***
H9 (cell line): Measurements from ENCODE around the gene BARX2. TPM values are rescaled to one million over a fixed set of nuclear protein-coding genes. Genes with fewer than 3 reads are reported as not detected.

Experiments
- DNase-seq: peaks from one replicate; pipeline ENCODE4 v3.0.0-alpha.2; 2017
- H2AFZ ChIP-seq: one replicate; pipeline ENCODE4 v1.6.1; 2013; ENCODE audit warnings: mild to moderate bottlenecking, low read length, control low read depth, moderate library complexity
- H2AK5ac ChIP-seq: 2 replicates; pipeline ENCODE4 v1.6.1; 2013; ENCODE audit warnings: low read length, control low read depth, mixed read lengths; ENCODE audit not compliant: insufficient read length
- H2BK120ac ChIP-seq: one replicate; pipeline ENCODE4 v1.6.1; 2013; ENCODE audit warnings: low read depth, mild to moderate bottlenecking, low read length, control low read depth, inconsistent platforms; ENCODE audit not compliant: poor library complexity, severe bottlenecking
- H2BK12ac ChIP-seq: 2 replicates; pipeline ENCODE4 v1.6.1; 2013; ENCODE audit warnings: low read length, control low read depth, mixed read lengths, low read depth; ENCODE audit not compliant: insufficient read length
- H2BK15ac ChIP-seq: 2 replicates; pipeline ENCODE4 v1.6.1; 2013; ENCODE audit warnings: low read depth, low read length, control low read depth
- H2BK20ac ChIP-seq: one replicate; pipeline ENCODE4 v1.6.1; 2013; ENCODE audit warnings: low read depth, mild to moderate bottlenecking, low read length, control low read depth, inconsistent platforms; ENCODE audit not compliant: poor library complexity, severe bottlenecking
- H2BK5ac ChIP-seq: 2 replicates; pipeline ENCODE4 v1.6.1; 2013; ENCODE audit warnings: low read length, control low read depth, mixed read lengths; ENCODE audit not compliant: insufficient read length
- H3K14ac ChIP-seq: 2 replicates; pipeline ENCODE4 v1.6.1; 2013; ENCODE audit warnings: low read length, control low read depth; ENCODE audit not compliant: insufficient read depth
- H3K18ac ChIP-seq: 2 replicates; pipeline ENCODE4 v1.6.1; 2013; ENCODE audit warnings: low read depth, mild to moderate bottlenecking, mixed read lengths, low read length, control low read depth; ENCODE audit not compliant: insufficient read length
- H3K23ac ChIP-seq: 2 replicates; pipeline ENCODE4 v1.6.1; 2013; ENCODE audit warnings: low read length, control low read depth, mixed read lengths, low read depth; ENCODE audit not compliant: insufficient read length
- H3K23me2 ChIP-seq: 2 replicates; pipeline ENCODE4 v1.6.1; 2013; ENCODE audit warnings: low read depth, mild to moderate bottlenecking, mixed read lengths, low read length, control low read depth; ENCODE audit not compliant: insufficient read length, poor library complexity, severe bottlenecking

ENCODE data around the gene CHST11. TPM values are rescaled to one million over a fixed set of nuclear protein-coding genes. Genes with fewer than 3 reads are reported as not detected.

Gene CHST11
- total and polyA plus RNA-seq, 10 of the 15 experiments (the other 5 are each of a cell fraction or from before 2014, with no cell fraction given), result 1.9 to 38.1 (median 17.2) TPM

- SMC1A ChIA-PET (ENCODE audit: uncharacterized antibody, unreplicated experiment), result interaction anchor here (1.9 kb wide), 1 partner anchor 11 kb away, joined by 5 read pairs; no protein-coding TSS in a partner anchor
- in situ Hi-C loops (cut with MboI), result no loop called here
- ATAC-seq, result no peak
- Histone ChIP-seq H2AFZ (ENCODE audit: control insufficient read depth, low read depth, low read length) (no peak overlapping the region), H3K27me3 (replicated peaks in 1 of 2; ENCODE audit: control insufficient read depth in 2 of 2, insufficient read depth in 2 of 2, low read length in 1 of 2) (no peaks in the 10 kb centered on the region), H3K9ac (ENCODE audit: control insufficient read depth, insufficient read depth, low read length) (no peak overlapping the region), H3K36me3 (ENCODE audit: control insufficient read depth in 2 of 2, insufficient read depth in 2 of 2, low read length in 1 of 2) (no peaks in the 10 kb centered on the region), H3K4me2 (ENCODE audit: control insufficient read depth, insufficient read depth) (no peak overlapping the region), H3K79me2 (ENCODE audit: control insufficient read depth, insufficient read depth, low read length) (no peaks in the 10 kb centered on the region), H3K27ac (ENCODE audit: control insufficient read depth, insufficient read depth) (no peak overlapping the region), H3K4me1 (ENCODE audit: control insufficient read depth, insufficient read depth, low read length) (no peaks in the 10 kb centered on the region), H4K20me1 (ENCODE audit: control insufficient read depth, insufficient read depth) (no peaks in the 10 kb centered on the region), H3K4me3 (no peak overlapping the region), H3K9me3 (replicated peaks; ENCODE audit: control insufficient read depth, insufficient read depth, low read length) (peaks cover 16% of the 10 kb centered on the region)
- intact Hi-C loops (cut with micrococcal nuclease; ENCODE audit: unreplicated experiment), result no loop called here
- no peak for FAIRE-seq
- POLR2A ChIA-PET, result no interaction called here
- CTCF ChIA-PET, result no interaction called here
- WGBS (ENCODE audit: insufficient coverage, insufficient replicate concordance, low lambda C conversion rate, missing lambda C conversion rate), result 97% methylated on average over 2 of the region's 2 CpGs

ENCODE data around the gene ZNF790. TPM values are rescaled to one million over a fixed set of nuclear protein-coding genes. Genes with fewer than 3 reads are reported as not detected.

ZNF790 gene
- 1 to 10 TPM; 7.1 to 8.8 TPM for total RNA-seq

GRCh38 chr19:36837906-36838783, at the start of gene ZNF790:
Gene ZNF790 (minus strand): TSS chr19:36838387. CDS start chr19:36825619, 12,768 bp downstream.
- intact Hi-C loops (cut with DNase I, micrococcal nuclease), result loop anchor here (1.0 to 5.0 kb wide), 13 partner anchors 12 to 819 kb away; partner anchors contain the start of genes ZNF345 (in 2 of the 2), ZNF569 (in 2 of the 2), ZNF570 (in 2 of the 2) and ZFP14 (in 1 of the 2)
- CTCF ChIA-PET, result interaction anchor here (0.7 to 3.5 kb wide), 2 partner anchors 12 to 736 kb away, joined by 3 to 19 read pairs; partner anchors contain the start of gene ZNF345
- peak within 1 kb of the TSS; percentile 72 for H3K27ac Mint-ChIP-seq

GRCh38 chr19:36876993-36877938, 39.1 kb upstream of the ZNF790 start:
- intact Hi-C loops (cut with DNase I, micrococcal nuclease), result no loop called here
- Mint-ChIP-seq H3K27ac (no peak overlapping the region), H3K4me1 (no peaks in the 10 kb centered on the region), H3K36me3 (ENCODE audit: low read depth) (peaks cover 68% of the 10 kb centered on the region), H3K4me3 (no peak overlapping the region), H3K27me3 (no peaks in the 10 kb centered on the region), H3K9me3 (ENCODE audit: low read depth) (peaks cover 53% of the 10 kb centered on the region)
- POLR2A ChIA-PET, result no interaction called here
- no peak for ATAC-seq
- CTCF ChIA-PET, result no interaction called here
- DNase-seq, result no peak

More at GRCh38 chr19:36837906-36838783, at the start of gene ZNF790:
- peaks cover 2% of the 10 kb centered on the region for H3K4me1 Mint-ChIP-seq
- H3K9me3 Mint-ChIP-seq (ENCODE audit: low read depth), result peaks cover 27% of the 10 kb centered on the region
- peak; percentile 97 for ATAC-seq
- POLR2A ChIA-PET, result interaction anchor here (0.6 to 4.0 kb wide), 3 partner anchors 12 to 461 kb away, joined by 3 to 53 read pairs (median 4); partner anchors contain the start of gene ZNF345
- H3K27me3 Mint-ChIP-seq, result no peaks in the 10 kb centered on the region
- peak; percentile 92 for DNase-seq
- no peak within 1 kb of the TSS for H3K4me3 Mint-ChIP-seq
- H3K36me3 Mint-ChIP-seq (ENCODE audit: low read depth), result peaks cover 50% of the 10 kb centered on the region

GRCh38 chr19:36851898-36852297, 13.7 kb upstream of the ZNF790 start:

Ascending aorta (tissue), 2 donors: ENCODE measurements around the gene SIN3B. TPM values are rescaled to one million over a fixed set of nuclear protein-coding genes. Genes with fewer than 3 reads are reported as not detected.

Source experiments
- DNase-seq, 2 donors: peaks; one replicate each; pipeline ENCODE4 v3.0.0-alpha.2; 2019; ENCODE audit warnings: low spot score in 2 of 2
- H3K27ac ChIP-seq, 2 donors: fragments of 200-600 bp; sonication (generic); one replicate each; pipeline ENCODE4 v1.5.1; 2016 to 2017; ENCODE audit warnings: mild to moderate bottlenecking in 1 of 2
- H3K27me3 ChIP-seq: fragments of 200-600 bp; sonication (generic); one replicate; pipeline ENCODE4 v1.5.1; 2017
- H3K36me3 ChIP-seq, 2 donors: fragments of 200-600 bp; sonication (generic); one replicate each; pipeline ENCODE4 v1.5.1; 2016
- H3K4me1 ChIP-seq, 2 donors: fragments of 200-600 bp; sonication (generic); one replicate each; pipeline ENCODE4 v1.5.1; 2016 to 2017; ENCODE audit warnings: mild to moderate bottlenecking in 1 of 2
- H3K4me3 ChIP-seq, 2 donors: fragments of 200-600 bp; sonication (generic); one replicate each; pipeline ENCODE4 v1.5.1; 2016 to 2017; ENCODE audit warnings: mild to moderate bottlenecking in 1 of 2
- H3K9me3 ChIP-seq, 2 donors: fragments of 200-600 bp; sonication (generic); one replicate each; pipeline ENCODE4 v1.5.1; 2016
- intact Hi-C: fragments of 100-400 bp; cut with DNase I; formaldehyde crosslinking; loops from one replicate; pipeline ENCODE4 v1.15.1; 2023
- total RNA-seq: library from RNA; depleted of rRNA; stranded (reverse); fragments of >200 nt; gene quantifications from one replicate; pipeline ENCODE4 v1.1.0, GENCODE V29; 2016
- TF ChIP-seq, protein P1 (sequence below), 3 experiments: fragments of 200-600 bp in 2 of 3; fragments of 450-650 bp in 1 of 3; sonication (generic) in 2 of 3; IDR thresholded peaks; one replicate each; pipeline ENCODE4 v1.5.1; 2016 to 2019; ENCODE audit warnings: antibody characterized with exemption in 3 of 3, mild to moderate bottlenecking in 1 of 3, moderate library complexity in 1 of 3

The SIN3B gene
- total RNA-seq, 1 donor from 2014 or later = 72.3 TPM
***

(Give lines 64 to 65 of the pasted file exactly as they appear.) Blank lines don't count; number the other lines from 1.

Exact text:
The SIN3B gene
- total RNA-seq, 1 donor from 2014 or later = 72.3 TPM